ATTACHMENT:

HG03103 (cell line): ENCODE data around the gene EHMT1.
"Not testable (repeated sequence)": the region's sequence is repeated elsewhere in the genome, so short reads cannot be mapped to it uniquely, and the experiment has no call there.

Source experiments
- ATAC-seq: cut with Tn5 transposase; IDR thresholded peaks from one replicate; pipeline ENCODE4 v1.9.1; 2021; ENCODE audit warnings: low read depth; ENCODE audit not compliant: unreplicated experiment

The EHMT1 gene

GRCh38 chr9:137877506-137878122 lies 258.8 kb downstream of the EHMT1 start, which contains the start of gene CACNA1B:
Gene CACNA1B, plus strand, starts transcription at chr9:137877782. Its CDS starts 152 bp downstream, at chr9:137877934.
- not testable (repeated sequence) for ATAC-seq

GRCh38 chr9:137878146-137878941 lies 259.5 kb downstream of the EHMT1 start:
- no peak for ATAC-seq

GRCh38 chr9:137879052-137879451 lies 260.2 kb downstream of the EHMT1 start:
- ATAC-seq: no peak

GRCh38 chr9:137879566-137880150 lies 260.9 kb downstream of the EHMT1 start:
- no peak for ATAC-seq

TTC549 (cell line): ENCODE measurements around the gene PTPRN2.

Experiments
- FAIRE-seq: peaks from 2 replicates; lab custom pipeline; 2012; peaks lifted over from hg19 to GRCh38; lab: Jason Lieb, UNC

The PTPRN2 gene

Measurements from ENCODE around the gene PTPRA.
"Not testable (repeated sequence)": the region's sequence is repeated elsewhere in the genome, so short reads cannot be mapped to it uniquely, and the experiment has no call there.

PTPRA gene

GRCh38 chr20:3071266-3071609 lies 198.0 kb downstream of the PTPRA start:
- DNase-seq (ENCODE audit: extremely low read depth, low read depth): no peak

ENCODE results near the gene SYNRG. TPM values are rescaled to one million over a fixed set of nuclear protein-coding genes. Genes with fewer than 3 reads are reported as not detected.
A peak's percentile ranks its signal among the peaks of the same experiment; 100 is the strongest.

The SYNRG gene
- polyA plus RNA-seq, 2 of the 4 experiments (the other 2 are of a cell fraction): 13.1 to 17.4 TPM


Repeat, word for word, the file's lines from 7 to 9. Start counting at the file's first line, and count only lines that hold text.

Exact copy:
Gene CACNA1B, plus strand, starts transcription at chr9:137877782. Its CDS starts 152 bp downstream, at chr9:137877934.
- not testable (repeated sequence) for ATAC-seq

GRCh38 chr9:137878146-137878941 lies 259.5 kb downstream of the EHMT1 start: